On May 13, 2014, a three-judge panel of the U.S. Court of Appeals for the District of Columbia Circuit upheld
the U.S. Environmental Protection Agency’s (EPA) denial of WildEarth Guardians’ (WildEarth) petition to add coal mines to the regulated list of stationary source categories under 42 U.S.C. § 7411(b)(1)(A). WildEarth had previously petitioned EPA in 2010 to regulate methane emissions from coal mines by promulgating new source performance standards under the federal Clean Air Act (CAA). EPA denied
the petition on the grounds that its resources were too limited. The Agency argued that Congress had granted EPA authority to prioritize regulatory actions, and EPA had chosen to first focus its regulatory actions on the largest sources of greenhouse gas emissions, power plants, before moving to smaller sources of emissions, such as coal mines. The court held that the administrative record detailing EPA’s denial of the original petition “easily passed muster under the ‘extremely limited’ and ‘highly deferential’ standard” that applied.
Section 111(b) provides EPA with the authority to regulate the emission of air pollutants from new and modified stationary sources. The CAA states that EPA Administrator shall add a category of stationary sources to the list of regulated sources under section 111(b) if, “in his judgment [the source] causes, or contributes significantly to, air pollution which may reasonably be anticipated to endanger public health or welfare.” WildEarth argued
that EPA needed to regulate coal mines under section 111(b) because they accounted for 10.5% of the total methane emissions in the United States. EPA explicitly stated that the Agency did not base its denial of WildEarth’s petition on the grounds that coal mines did not cause or significantly contribute to air pollution that may reasonably be anticipated to endanger the public health or welfare. Rather, EPA felt that resource limitations and competing court-ordered rule makings prevented the Agency from acting at this time on a category of sources that only accounted for 1% of greenhouse gas emissions in the United States.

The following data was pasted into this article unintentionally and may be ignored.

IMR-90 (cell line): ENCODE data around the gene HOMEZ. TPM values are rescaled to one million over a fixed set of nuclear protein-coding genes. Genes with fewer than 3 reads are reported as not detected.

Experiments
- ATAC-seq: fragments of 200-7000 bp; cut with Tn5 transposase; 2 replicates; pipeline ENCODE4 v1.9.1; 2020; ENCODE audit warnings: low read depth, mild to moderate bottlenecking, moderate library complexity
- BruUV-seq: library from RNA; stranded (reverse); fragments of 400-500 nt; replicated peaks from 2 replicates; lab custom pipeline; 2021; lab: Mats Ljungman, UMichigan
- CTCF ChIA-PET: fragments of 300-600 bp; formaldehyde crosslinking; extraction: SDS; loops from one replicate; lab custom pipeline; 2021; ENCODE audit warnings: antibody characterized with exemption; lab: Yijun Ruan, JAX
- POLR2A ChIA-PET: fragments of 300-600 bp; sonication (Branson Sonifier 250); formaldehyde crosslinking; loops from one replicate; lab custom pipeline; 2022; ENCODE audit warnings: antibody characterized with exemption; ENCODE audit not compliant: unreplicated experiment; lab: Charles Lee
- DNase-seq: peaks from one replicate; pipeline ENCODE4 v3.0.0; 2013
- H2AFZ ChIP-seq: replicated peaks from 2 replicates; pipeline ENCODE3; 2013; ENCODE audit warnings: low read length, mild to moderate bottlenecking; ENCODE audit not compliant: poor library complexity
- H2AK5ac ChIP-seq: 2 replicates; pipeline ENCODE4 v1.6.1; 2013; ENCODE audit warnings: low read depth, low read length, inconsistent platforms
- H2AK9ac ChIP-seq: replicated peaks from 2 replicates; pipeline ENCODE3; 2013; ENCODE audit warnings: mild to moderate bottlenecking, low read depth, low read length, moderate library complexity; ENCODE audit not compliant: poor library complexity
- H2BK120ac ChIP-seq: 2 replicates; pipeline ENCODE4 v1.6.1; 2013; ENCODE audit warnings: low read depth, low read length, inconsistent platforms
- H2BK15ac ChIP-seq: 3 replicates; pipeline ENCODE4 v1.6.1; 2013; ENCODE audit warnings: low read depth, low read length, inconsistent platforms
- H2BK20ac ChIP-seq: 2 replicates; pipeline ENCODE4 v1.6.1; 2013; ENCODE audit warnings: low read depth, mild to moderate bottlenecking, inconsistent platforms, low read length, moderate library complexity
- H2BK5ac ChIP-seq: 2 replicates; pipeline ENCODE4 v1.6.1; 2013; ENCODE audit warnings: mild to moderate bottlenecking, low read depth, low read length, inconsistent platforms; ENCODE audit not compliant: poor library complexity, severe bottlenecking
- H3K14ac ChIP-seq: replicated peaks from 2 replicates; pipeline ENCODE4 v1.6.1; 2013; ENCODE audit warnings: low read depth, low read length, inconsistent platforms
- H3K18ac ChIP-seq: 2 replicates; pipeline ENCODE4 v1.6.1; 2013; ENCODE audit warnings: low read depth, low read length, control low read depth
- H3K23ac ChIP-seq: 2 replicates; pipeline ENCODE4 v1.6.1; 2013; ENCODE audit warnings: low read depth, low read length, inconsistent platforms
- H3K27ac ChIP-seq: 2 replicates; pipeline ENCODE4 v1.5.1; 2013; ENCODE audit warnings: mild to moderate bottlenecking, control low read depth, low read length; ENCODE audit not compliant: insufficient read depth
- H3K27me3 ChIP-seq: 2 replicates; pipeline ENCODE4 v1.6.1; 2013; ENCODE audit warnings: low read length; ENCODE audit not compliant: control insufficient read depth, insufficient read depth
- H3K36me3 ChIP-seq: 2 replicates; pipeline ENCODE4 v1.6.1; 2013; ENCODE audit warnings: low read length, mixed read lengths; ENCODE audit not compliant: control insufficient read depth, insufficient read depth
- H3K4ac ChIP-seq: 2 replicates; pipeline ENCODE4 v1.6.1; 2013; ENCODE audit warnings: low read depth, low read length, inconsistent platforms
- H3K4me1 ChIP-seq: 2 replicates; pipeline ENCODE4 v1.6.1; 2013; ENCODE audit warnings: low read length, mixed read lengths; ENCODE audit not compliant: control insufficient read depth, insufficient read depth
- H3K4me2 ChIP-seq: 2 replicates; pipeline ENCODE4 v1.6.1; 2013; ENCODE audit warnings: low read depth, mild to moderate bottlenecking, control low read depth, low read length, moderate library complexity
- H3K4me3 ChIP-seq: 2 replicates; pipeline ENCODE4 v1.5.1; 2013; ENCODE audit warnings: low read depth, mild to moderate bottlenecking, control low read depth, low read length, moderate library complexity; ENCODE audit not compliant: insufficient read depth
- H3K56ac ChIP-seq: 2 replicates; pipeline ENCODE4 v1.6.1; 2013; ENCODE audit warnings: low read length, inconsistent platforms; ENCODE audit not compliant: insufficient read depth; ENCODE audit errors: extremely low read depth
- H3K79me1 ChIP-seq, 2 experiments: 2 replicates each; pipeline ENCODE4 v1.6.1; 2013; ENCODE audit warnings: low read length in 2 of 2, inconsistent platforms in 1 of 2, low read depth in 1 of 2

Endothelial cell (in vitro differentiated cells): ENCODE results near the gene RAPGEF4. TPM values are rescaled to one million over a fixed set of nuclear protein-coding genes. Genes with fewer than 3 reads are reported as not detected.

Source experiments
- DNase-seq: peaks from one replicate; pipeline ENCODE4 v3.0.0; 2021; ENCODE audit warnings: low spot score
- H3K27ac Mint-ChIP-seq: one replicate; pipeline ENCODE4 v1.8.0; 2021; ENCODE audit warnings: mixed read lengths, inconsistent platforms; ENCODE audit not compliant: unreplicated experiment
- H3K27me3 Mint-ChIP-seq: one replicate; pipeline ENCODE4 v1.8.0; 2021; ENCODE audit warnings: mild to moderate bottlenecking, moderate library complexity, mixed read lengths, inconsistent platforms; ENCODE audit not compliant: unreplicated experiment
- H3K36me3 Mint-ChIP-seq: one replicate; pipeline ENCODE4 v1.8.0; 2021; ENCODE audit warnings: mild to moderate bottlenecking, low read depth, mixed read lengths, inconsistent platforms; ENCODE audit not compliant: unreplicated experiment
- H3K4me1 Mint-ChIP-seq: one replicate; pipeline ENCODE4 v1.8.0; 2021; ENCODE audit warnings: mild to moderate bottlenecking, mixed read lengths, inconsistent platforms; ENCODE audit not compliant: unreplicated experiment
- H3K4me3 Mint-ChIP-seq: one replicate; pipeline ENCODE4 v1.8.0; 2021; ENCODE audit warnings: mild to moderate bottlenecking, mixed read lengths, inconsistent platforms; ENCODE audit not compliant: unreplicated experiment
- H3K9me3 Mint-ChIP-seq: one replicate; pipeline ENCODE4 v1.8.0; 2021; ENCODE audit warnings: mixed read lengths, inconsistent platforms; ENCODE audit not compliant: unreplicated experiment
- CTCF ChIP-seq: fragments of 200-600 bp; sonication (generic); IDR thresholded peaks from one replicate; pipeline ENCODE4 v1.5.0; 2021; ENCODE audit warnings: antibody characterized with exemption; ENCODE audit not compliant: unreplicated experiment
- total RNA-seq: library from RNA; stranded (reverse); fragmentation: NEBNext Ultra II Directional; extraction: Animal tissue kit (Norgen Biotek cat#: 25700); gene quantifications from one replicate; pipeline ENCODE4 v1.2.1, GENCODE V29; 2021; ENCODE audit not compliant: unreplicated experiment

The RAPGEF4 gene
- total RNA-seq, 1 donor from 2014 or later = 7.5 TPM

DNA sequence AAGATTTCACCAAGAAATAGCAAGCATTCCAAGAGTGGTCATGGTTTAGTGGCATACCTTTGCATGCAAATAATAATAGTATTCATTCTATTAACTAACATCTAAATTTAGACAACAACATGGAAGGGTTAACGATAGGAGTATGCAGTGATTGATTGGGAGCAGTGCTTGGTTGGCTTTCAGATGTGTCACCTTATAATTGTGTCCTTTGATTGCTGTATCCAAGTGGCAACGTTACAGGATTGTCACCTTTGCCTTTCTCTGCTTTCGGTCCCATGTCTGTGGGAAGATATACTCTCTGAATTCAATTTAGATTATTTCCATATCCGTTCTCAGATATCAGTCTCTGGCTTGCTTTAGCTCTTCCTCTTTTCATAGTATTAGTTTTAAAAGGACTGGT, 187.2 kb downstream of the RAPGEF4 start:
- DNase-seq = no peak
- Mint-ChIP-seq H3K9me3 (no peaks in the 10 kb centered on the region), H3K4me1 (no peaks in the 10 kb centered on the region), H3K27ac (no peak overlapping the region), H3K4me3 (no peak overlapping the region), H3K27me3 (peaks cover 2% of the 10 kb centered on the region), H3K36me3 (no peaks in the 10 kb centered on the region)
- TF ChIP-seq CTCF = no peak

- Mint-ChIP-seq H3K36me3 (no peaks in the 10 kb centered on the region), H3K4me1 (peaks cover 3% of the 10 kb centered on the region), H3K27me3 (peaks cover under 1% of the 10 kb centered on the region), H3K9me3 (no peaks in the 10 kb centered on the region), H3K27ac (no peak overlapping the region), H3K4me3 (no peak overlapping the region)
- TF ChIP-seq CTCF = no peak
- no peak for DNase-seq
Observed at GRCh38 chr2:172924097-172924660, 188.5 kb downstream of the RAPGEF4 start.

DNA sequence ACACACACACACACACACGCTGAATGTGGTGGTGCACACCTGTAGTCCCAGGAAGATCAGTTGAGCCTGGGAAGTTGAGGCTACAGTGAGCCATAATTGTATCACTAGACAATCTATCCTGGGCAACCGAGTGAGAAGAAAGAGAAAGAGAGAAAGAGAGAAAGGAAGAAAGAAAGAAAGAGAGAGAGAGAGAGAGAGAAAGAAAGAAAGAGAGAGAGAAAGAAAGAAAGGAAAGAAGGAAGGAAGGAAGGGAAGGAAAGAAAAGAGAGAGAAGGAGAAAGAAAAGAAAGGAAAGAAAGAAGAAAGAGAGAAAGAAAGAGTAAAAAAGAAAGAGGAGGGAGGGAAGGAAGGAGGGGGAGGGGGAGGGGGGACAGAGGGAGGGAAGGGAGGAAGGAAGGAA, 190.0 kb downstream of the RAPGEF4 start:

The plaintiffs faced an uphill battle from the beginning. WildEarth argued that EPA’s justification for rejecting its petition to regulate methane emissions was impermissible under the Clean Air Act and the Supreme Court’s 2007 ruling in Massachusetts v. EPA
. In that decision, the Court wrote that EPA’s response to a petition “must conform to the authorizing statute.” WildEarth interpreted that language to mean the Agency must make a substantive response to a petition, technically determining whether coal mine methane emissions endangered public health or welfare, which would in turn trigger a duty to further regulate those emissions. Petitioners wrote that EPA could only cite resource constraints, but that the Agency had to make a substantive response to the group’s rulemaking petition.
EPA responded that its denial of WildEarth’s petition was consistent with the Clean Air Act. The law, the Agency claimed, directs EPA to revise its list of industrial source categories subject to regulation “from time to time.” EPA argued that this statutory language grants the Agency discretion to decide when to act.
The court’s decision focuses on the deference owed to EPA. The D.C. Circuit distinguished this case form Massachusetts v. EPA
on the grounds that EPA’s denial only stated that the Agency was not prepared to make a decision to regulate methane emissions from coal mines at this time because EPA has chosen to concentrate its greenhouse gas reduction efforts in other areas. Unlike Massachusetts v. EPA
, EPA had not claimed that it lacked the authority to regulate methane emissions from this source category or that the effects of such emissions from coal mines did not meet the standard for regulation under 111(b). The court pointed to EPA’s response that the Agency believed that, while operating under a reduced budget, it could achieve greater greenhouse gas emission reductions by focusing on other sources as a valid basis for EPA’s resource constraints defense to the petition.
EPA left open the possibility that it might regulate methane emissions from coal mines at some point in the future. For now, the D.C. Circuit’s willingness to accept EPA’s resource constraints argument provides a cautionary tale for environmental groups attempting to force EPA to expand its regulation of greenhouse gas emissions into other sectors before the Agency is ready.
Posted by Matthew Dobbins
at 5/14/2014 3:39 PM